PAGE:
Wisconsin Carpenters Build New and Preserve History

Wisconsin Carpenters Build New and Preserve History

December 2, 2020

Since its inception in 1959, the Milwaukee Symphony Orchestra (MSO) has provided diverse audiences with concert performances and nationally recognized education and community outreach programs. In 2020, MSO will have a new home in the renovated and historic 1931 Warner Grand Theater, now named the Bradley Symphony Center.

The historic movie palace became MSO’s new home in 2017, but full-time residency waits until restoration and construction are completed this year. With help from the hired architectural firm Kahler Slater, and union contractors CD Smith, Common Links Construction, and PCI Austadt, the Symphony Center will boast three new additions while keeping historical integrity, a requirement of its awarded historical tax credits.

MSO staircase

A new spiral staircase in the addition from the first to the second floor ballroom for weddings and other gatherings.

Nate Peterson, CD Smith Superintendent, and member of Carpenters Local 314, has worked on this project from the beginning. “This has definitely been the most challenging project of my career so far,” stated Peterson. “The restoration of all the unique finishes and the addition of modern elements have been a challenge this work force has not only overcome but can be proud of.”

Every morning starts with a jobsite safety check. “When this project first started, there was a large amount of demolition that needed to be completed before the work could begin. It made things extremely dangerous in the beginning, so we have consistently stressed safety,” said Superintendent Peterson.

With historical tax credits at stake, both the architect and contractors were vigilant about the standards and restrictions for the build. Everything in the original Warner Grand Theater, including a 12-story tower, needed to be preserved. From plaster walls to light fixtures, old railings to trim and woodwork, all elements had to be either restored or replicated if restoration was not possible.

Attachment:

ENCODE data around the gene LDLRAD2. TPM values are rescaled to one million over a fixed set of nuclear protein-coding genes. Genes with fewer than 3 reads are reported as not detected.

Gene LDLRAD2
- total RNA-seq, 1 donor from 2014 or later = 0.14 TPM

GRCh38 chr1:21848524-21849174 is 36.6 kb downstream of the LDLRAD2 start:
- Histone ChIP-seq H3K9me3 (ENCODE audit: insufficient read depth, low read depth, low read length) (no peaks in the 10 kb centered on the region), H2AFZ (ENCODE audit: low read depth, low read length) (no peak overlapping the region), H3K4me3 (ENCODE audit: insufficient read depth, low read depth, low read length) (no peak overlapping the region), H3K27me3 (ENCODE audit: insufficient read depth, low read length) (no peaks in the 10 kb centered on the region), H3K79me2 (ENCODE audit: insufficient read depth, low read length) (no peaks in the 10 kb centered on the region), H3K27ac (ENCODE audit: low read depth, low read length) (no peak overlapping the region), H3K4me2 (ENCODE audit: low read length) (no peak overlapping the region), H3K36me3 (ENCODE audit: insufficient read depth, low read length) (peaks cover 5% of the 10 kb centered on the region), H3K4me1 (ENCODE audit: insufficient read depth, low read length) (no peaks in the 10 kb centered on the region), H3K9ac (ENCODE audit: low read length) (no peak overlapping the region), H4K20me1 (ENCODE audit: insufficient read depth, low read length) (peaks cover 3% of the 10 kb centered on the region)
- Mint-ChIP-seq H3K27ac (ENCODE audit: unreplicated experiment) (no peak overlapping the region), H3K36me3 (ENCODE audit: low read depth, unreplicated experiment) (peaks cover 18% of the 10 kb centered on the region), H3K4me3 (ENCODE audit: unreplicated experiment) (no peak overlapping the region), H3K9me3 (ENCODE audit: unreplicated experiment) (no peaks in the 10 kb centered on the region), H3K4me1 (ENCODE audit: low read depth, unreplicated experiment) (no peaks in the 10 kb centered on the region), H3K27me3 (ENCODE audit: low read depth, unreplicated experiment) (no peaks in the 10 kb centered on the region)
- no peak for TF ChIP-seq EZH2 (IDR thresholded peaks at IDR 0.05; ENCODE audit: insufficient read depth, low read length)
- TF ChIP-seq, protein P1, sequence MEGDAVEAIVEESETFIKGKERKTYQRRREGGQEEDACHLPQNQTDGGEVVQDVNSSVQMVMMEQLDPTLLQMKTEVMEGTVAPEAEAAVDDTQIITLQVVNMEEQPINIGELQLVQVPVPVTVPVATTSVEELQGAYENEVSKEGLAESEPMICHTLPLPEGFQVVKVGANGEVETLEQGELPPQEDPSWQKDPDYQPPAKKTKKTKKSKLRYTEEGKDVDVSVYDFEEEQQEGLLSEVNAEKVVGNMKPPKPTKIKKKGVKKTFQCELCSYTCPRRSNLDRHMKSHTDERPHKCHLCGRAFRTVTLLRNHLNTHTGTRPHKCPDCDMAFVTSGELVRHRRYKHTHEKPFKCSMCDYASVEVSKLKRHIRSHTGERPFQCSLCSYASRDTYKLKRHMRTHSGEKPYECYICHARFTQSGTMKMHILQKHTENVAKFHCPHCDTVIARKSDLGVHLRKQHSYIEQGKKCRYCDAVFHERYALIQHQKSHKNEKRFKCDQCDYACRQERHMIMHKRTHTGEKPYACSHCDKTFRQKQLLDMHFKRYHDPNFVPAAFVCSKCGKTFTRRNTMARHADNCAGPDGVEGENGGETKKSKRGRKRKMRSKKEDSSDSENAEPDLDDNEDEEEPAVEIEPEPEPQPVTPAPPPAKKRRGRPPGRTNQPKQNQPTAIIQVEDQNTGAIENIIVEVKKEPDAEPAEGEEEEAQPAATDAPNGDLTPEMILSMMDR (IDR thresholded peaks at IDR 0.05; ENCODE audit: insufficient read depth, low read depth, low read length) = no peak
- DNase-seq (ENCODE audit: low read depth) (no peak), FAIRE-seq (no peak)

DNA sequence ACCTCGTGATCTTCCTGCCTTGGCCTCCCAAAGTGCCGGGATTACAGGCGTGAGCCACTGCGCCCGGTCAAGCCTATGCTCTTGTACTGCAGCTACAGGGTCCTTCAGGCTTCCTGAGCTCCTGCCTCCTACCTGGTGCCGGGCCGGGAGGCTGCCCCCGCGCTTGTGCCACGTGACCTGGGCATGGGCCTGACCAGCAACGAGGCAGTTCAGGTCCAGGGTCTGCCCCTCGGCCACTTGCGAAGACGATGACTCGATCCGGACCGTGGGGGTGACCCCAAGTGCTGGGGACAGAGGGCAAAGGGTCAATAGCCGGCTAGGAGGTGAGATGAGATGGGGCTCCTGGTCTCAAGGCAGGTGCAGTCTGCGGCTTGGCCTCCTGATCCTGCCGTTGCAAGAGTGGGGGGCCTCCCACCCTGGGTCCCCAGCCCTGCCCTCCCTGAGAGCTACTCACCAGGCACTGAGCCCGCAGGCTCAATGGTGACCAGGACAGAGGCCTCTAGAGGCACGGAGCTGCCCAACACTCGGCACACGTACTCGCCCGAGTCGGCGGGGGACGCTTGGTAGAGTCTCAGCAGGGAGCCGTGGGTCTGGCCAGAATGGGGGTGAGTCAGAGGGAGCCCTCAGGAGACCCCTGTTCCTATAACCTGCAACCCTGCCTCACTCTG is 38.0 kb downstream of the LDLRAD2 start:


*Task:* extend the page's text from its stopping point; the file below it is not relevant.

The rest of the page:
“These historic requirements extended the length of the project, it made it much more complicated,” stated Peterson. “Not only did we have to worry about the historic aspects, but we also had new additions which were modern with completely different finishes.”

The south addition, called the Pavilion, hosts new amenities while highlighting the movie palace’s original features. This pre-function space allows for larger gatherings with access to bars, skylights, and reception rooms. The addition, located on the corner of Wisconsin Avenue and Second Street, will provide a timeless and flexible presence that will be able to host a variety of events.

The east addition extended the depth of the original stage to accommodate the Milwaukee Symphony Orchestra’s performing needs. “Back in the day, it was a performing arts stage. To increase the depth for the Orchestra, we took the east wall, which was a part of the historical tax credits, and moved it out onto new foundation. We had a company come in from Washington to help with bracing it and cutting it free so we could move it about 30-feet,” recalled
Peterson. In total, the east wall extension took four months to achieve.

The north addition houses mechanical equipment that is necessary for a more modern building, including spring-mounted brackets to keep heating ducts from rattling. This area is now fully enclosed.

Other building changes include more restrooms, additional aisles that allow for less disruptive audience movement and seating, along with expanded parking.

As an important part of Milwaukee’s community and Wisconsin at large, the Milwaukee Symphony Orchestra’s new, historic home is a passion project for all those involved and for all those who will benefit. More than fifty North Central States carpenters worked on site towards this improvement to the city’s landscape.

CD Smith Carpenter Tim Johnson, 15-year member of Local 731, proudly stated, “This is one of the coolest projects I’ve ever been on in my life. I’ve been here since the beginning of the project, preserving the historic woodwork and reinstalling now that finishes are complete. I can’t wait to bring my family and show them all that’s been done.”

MSO Scaffolding

Complex scaffolding inside the newly coined Bradley Symphony Center during renovations and restorations.

Juan Villanueva of Local 344 and 14-year member is a foreman for Common Links Construction based in Brookfield, WI and has worked hard with an eye on the finished product. “This has been a once in a lifetime project with totally unique architecture. Seeing the historic artwork and old-world craftsmanship inspires me to live up to the craftsmen before me. It’s a must see and I look forward to showing my family and friends.”

Due to be completed in January, the new $90,000,000 Bradley Symphony Center will showcase the old and the new, providing the Milwaukee Symphony Orchestra with the space and features to continue with its threefold purpose: to comfort, educate, entertain and exhilarate the human soul with cultural significance, relevance and artistic challenge; to embrace, preserve, and foster its musical heritage; and to enhance the vibrancy of Wisconsin communities and beyond.